The Two Most Courageous Women I Know
Updated: Jul 3, 2019
It’s HOT here in North Carolina, friends.
I hope you guys are staying cool and feeling refreshed during the intense heat of Summer.
Let’s pour ourselves a glass of ice tea, prop our feet up, and find refreshment while reading Heather
Bock’s beautiful tribute about the two most courageous women she’s knows.
Heather is a new Texan, a homeschooling, running, party planning, and teaching mother of three with a degree focused on Biblical studies, literature, and French. She wrote a Bible study called Glimpses of Jesus in Genesis, and she writes posts every week on her blog, www.glimpsesofjesus.com.
Who is the most courageous woman you know? As you consider this, remember that courage isn’t the absence of fear. Courage is facing fears when needed, standing or acting with bravery when you’d rather turn and run. In fact, those with no fears might be less courageous and more naïve (at least that’s what describes me sometimes). As I sought to answer this question, I couldn’t pick just one—I narrowed it down to two.
The first is a friend I’ve known for around thirteen years: Lyndsey Hulen. For a small example of courage, I could point to the fact that she used to drive around four and a half hours regularly, by herself sometimes, with three small children in her minivan just to visit family and/or friends in Ohio. It’s not that her kids were especially angelic in the car—from the tales she told, they were fairly normal—squabbling and crying at times like other kids (I recall her telling about a particularly harrowing ride with much screaming). As far as I could see, she just loved her family that much and was willing to brave the trips for their sake.
For a larger example, I admired how she gave up her fulfilling job, at which she was quite successful, to stay home with her children. I know this isn’t the highest ideal for everyone, but for someone so good at her work, I was impressed with the courage it must have taken to give it up for her kids.
Greater still, Lyndsey and her husband one day felt a call to take in foster children. It wasn’t a call they had heard all their lives—in fact, it was new, surprising, and scary, but after praying about it together, they even considered taking in not one, not two, but three older children around the ages of their own kids. That placement didn’t work out, but they did end up taking in two girls and courageously loved those two with all their hearts. I can’t speak in past tense, though, because although the girls are in another couple’s care now, Lyndsey still loves those girls, even from another state.
I could go on to describe other examples of Lyndsey’s courage—her running for class president in high school, her writing, and her ability to get up through nerves and lead Jazzercise. Her courage is inspiring.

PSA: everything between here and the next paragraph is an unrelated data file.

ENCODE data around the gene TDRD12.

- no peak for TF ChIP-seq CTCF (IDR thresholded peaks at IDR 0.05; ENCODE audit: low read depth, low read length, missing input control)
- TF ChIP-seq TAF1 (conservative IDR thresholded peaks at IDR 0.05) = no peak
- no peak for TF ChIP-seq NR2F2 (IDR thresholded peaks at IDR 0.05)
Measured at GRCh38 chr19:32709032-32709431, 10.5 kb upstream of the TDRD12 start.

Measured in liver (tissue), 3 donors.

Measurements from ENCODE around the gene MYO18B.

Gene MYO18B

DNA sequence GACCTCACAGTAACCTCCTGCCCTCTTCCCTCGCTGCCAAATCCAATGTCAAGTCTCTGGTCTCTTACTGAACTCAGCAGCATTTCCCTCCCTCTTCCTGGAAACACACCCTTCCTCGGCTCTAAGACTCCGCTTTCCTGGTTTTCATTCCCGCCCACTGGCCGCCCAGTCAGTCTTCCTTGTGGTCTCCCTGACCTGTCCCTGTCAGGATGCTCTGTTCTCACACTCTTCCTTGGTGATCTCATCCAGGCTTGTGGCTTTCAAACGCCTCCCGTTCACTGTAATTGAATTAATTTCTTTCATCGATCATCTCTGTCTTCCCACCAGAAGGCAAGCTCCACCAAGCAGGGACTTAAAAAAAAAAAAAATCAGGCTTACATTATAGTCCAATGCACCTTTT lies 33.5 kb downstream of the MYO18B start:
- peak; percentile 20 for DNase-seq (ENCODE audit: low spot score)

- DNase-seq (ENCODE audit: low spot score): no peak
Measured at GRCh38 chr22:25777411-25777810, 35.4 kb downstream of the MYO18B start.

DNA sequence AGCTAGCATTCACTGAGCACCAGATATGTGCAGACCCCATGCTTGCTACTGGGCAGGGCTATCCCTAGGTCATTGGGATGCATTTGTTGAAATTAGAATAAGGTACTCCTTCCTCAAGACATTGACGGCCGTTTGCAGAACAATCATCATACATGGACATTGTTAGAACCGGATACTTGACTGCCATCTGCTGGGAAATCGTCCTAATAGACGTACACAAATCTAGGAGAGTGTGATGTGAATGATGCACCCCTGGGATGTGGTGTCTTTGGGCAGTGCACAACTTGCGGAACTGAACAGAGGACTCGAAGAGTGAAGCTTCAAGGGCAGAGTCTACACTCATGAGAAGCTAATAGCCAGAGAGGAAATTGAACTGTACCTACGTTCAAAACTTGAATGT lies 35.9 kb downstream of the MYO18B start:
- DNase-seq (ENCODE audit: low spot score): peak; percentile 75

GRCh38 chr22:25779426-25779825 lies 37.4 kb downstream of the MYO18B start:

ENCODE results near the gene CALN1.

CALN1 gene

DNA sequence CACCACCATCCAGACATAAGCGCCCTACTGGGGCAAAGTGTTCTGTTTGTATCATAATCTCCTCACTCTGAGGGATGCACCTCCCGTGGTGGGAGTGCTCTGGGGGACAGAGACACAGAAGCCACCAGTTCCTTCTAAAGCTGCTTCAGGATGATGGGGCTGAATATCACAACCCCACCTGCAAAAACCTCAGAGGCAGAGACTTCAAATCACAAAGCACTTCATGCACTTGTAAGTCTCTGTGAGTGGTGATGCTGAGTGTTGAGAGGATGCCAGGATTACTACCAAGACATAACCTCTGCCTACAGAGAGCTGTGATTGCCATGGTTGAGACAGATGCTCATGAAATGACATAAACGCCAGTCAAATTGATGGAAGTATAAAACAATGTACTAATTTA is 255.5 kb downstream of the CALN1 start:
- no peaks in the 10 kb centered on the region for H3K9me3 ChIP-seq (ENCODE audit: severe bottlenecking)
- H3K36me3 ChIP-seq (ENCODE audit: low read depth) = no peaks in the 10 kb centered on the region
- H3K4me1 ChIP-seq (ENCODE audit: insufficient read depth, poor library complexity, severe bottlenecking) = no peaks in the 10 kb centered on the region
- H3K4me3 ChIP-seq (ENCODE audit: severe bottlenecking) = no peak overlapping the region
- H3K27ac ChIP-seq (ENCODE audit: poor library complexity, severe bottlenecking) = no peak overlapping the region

The other most courageous woman I know is one I haven’t known for as long, so I don’t have as many examples of her bravery, but it certainly doesn’t mean they don’t exist. Her name is Karla Foreman, and I pray with her and handful of other women on Thursday mornings, so I’ve heard her requests, along with misgivings she sometimes has as she asks for prayer. What impresses me the most about Karla is that although she might be understandably nervous about something she’s about to tackle, none of her fears stop her from doing what she feels God has called her to do.
She has unashamedly shared her love for Jesus with people who didn’t understand that love. With misunderstanding can come rejection or ridicule, but while Karla respectfully listens to others’ points of view, she courageously shares her own.
As a Christian educator, Karla noticed that sometimes Christian schools compete with each other instead of support each other. She knew she could end up in the middle of controversy, but she wanted to do her part to keep schools friendly with each other as Jesus wants us to be, so on her own, she started meeting with Christian educators from a variety of schools in our area to pray. She hoped for a place where they could join in unity. They didn’t continue meeting long, but the fact that she began this endeavor took courage.
Most impressive, though, is the fact that Karla took on the huge, daunting task of starting a classical homeschool academy through the Christian school where she already worked. She was realistic—she knew the work it would take, the difficulties she faced—but she felt God was calling her to do it, so she stepped out despite her fears and began the process of researching, advertising, holding parent meetings, finding a place to meet, gathering curriculum, etc., etc., until she presided over her first school year with the families she gathered—a successful year.
Both of these women have been stellar examples of courage throughout their lives, but their courage isn’t something they drum up inside themselves by their own will. Both find their courage through their faith in Jesus Christ. They know that if God has called them to something, they can trust Him to help them through the difficulties they face in stepping out in that calling. May we all have that kind of courage—a courage stemming from our trust in God.